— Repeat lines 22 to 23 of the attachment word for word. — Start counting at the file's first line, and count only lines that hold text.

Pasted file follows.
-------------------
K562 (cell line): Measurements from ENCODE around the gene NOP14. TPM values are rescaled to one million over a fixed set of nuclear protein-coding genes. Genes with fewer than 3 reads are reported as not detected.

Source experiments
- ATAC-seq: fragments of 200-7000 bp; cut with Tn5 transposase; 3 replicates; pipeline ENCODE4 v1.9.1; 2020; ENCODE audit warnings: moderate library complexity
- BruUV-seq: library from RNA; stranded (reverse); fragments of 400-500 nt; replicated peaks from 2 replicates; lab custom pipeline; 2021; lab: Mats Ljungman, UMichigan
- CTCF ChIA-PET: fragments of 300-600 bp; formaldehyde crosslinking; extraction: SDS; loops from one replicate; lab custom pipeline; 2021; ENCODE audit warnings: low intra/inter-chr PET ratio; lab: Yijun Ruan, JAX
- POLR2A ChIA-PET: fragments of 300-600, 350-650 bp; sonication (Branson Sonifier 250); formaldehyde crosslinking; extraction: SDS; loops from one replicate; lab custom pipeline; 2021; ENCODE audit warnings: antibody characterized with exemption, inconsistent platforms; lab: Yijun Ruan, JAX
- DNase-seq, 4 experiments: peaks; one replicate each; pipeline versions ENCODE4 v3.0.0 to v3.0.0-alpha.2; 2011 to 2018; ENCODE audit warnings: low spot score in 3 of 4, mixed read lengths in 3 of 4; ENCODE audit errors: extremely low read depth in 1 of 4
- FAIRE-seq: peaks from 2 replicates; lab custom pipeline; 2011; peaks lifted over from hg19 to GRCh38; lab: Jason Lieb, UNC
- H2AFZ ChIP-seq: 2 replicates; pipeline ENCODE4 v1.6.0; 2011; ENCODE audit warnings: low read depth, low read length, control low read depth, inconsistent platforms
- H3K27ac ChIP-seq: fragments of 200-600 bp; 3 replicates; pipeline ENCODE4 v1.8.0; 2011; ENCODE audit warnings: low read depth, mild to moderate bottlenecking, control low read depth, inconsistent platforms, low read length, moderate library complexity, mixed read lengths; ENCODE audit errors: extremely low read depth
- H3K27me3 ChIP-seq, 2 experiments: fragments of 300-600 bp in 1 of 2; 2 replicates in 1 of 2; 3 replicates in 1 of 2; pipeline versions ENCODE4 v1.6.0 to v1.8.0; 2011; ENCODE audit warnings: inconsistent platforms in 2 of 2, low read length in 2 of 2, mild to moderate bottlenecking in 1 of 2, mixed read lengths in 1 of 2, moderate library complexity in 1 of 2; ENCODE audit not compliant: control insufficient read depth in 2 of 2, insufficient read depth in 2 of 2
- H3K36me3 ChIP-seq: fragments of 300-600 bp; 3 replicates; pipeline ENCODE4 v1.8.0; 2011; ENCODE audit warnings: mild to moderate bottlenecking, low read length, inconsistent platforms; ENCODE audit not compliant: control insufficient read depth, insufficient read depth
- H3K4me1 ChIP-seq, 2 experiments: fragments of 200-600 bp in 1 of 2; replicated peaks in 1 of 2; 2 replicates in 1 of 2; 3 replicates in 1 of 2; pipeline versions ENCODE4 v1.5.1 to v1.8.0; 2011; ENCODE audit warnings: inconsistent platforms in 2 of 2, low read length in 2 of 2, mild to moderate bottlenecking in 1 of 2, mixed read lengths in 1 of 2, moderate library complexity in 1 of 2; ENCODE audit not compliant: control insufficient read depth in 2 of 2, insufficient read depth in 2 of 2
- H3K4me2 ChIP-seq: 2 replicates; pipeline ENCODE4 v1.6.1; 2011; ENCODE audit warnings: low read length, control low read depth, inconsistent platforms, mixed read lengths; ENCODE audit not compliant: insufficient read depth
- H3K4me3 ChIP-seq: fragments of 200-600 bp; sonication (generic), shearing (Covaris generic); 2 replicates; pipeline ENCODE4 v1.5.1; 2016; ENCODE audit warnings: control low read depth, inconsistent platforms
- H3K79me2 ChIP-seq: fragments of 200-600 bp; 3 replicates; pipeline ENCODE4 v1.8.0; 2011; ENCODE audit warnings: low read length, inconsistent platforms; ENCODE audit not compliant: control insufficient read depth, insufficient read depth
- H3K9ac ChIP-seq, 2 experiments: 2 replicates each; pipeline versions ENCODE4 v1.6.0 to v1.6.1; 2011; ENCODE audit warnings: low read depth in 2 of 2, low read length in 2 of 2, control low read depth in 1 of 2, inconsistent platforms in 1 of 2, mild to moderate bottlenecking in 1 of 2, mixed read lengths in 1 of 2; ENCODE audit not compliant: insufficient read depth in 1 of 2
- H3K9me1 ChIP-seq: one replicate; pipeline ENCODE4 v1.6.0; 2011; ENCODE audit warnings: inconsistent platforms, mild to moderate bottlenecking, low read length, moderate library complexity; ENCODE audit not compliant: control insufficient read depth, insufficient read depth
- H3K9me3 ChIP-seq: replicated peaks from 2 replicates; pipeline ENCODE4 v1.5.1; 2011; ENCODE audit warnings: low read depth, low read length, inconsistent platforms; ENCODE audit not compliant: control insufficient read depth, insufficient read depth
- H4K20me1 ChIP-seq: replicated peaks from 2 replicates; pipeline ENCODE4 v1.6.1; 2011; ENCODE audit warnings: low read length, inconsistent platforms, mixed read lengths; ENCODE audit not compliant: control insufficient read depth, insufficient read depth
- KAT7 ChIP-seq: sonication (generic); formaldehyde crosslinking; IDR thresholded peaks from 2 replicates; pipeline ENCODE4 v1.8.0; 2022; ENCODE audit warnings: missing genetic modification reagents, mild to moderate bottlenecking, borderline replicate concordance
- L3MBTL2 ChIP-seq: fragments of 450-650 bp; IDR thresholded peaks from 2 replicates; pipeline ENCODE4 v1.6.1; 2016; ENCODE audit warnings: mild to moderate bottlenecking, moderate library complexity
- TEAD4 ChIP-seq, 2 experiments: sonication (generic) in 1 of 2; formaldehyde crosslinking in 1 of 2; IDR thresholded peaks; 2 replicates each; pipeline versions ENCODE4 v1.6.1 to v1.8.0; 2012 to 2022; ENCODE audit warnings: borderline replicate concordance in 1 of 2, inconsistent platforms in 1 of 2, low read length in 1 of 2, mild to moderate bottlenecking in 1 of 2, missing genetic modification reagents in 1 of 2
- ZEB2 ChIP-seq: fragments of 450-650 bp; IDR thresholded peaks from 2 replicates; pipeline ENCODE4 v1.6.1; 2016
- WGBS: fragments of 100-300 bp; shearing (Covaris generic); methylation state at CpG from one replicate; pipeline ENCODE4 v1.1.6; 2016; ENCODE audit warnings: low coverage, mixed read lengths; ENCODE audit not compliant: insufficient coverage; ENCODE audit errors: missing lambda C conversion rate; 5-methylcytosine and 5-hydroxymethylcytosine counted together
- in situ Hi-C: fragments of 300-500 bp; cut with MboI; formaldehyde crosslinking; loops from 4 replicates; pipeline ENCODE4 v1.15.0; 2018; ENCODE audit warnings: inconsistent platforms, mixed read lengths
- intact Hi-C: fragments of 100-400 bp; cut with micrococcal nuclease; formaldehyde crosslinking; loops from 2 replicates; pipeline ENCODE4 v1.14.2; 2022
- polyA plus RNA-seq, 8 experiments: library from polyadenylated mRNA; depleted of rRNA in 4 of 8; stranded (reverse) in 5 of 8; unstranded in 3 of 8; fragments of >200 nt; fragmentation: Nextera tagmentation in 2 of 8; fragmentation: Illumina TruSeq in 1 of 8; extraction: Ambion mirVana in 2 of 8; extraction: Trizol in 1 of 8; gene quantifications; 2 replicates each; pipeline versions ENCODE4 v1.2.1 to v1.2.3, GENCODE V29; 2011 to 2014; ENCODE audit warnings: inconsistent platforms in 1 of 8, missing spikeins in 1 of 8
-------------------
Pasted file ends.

- L3MBTL2 ChIP-seq: fragments of 450-650 bp; IDR thresholded peaks from 2 replicates; pipeline ENCODE4 v1.6.1; 2016; ENCODE audit warnings: mild to moderate bottlenecking, moderate library complexity
- TEAD4 ChIP-seq, 2 experiments: sonication (generic) in 1 of 2; formaldehyde crosslinking in 1 of 2; IDR thresholded peaks; 2 replicates each; pipeline versions ENCODE4 v1.6.1 to v1.8.0; 2012 to 2022; ENCODE audit warnings: borderline replicate concordance in 1 of 2, inconsistent platforms in 1 of 2, low read length in 1 of 2, mild to moderate bottlenecking in 1 of 2, missing genetic modification reagents in 1 of 2